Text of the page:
Reparation(Soap) For All
Is love…a Soap?
As someone steadily recovering from post partition inter-generational scarcity-mindset, I have cultivated a practice of indulgence and leisure. Some years back, when I lived in Singapore as an art critic on a slim budget, I splurged on an expensive box of freshly made cocoa-dusted mochi from a Japanese confectionery store. I ate just one piece and hoarded the rest in the fridge until it got fungus. My German friend and flatmate at the time laughed and asked what I was saving the box for, and I blurted out: “for…bad times…?”
I still feel so stupid about this. Years later, and much to my surprise, I have found that this urge to hoard something nice is a common condition among those who acquire my work but abstain from enjoying it! I first noticed this “issue” in 2021 with my co-curator on Bagh-e Hind who thought the unique edition octagonal garden-fountain-feature-soap that I had made for him was “too beautiful to use”. I got so angry I made him a whole new octagonal soap and labelled it as his piece to hoard, or put on a pedestal and stare at!
But over the year that followed, I kept hearing the same thing:
-The incense was bought but never opened out of its sleeve and lit. The soap was displayed in a dish and was stared at for a full year.
-The solid perfume in the silver pillbox, packed in the silk pouch that I stitched, was adored from afar until its fragrance completely evaporated.
-The edible perfume was not savoured till it went stale.
This year I have made it a point to remind everyone to please indulge in small pleasures, whether it’s using my soap or perfume or just buying themselves flowers for no reason.
Occasionally, those I love might find a surprise-soap-parcel in their mail.
Decolonisation in 2 minutes!
Last month, I was interviewed by Nitasha Manchanda, a Boston based gardener-scientist, on my evolution from an artist to a critic to a perfumer. The Indian Edit podcast spotlights women who have innovative creative practices that link to the subcontinent. For well over an hour and through lots of laughs, Nitasha lead with questions on the many facets around my background from Lagos to London to Singapore to India that shaped my tropical salty-sweet characteristics and exciting (non)career. In my conversation, I also attempt to define what I mean by “luxury communism” in conceptual and practical terms.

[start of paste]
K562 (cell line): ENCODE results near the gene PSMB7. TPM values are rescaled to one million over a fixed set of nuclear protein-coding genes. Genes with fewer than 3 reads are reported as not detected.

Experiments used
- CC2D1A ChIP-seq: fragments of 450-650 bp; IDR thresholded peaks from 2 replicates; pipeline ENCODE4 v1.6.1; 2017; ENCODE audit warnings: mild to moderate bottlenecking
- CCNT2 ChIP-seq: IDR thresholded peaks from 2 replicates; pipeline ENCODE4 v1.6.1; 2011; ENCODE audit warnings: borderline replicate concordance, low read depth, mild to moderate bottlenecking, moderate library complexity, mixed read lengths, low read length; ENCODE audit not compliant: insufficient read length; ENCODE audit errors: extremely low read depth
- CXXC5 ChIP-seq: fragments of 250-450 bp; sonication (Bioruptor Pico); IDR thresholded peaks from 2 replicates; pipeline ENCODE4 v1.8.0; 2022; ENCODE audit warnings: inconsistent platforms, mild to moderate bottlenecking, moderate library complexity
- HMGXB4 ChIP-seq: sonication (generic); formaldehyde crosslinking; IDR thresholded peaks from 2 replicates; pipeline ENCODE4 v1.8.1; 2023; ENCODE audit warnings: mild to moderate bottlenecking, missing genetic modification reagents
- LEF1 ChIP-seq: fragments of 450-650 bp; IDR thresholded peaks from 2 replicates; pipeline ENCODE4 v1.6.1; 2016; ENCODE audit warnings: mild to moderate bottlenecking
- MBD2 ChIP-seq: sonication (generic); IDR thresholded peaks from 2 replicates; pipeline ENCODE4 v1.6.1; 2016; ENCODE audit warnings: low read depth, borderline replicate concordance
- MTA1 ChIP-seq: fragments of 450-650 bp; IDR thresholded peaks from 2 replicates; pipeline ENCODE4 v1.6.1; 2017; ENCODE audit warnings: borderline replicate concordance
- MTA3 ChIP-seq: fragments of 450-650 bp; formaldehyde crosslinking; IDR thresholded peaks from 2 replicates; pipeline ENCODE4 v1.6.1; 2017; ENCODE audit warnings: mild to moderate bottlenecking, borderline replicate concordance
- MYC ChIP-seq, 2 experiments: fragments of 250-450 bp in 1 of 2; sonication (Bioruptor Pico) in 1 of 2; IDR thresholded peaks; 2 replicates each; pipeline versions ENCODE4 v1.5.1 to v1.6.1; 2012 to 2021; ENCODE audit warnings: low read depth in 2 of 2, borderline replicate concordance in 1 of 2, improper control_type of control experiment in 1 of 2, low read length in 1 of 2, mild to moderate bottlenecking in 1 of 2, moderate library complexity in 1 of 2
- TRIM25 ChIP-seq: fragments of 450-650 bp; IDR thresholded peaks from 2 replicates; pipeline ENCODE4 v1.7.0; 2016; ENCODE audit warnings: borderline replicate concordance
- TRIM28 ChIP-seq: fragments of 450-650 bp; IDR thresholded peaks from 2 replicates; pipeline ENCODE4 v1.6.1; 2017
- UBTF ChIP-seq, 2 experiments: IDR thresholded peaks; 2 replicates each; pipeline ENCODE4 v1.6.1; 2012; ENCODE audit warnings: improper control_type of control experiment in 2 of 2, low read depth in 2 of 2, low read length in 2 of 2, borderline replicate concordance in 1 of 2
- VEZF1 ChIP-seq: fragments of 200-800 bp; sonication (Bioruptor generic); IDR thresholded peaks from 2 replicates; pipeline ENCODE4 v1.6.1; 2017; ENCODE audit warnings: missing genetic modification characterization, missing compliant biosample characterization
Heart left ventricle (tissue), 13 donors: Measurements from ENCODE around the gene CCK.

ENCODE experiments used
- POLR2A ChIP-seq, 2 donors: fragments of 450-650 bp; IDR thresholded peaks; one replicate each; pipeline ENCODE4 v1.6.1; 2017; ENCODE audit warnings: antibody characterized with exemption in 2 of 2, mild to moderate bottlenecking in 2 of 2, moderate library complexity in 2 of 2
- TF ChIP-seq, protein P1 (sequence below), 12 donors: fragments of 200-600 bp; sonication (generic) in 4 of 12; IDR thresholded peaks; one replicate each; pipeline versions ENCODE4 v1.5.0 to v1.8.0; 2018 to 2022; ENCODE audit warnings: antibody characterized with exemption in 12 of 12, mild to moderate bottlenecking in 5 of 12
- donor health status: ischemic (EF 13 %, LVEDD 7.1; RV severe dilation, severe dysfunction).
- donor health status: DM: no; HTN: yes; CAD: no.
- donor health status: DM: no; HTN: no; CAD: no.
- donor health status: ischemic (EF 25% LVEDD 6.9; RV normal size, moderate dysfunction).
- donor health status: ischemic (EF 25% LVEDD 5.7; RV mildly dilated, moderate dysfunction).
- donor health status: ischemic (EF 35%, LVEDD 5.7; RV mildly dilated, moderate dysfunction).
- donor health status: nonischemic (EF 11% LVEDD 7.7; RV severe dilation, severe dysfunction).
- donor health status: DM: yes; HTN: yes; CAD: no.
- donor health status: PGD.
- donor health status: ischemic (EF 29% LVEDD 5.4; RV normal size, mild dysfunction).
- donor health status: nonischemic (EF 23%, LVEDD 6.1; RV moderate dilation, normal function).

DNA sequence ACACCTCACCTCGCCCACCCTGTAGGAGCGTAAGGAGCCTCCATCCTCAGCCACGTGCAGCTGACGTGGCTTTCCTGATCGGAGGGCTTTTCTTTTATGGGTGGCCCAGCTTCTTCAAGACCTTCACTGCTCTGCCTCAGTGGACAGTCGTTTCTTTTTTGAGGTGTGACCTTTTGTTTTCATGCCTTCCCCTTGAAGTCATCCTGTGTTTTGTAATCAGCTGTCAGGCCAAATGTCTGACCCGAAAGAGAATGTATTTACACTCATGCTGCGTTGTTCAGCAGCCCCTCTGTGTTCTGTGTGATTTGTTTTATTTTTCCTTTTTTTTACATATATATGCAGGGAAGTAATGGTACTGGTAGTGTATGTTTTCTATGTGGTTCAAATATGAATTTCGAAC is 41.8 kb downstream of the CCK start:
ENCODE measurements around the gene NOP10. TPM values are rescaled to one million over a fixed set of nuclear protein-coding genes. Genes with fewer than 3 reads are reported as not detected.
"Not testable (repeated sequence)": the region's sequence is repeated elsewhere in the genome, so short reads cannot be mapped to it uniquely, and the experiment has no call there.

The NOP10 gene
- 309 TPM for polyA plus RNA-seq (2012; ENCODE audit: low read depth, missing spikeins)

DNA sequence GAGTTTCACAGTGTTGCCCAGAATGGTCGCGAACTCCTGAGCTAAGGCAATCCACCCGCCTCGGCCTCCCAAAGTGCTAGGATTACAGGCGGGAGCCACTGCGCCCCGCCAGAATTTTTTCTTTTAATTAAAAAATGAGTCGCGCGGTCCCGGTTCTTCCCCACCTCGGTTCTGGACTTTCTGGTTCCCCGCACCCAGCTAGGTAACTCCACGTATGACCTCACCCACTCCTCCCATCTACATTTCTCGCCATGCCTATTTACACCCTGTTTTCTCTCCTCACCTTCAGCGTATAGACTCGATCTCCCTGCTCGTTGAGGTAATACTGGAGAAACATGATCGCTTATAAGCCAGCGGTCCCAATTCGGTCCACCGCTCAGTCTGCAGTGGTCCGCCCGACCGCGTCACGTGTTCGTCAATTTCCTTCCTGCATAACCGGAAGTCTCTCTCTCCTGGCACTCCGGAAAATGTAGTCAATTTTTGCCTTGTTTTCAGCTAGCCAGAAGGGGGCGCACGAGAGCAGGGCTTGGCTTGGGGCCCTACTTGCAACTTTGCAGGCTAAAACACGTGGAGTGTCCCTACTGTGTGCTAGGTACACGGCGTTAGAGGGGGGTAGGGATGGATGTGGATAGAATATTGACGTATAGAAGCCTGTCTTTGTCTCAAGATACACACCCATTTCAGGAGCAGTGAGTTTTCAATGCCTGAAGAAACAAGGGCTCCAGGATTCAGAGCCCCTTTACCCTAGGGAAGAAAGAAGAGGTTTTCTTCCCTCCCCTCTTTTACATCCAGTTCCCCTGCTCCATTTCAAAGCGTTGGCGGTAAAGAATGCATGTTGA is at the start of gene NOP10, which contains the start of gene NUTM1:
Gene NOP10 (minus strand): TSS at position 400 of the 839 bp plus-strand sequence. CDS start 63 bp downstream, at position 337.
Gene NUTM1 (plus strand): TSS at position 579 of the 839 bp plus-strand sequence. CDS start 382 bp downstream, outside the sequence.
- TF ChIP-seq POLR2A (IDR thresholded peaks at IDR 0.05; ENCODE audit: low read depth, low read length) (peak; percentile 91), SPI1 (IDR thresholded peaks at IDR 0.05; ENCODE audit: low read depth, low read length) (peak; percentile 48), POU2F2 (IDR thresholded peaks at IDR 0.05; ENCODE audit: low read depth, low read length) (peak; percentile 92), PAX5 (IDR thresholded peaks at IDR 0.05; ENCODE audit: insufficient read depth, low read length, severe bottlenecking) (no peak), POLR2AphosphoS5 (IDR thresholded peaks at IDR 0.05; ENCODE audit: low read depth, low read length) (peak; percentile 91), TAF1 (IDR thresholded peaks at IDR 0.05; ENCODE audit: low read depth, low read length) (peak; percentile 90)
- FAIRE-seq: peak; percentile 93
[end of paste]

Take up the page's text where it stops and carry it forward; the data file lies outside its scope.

Curatorial Tours: In the last month, my guests were James Wescoat who was already familiar with my colleague Nicolas Roth’s research; and William Tullett who has written about our sensorial methodology in the recent issue of American Historical Review. Wescoat is widely known for leading the Smithsonian project Garden, City, and Empire: The Historical Geography of Mughal Lahore, as the Aga Khan Professor Emeritus of Landscape Architecture and Geography at MIT. Additionally, as advisor to the Indian Institute of Science Education and Research (IISER) in Pune, he is a regular visitor to my city, which made for an excellent reason for me to reach out and share our sensory project.
I still receive gasps and raised eyebrows from my academic guests, which informs me that my concept continues to hold up and will evolve brilliantly in decades to come. It also means I will become more and more insufferable as I stride swiftly into my era of genius. #NoRegrets
Reparations for all
I am now among the few in the art world to openly reject the premise of “decolonisation” because the Museum is the Vampire’s Castle from which we must escape.
What I am keen on is a practical politics of joy and delight and how reparations can literally mean the freedom to take a perfumed nap, unbothered by “expectations, burdens and obligations”. You and I can indulge in perfume, incense and soap instead! Let us redefine what history means in tangible ways beyond the censorship and reach of the authority.
Pictured: “Bagh-i Babur” soap-translation of Narcissus chapter of Bagh-e Hind; stuffed with vetiver roots, dusted with gold pigment and stamped with a verse by 18th century poet Mir Taqi Mir as selected (and translated) by my colleague Nicolas Roth: “So intimate have we become with the colour and fragrance of this garden’s flowers; That filled with desire we roam with the breeze, becoming just like the wind”
Over the coming months, I will be continuing my exploration of 17th and 18th century paintings that are not in the public domain, and make them accessible to those in the subcontinent by way of soap-translations that double as reparations the public can possess, hold and take pleasure in.
Perfume of the Season: “Rose”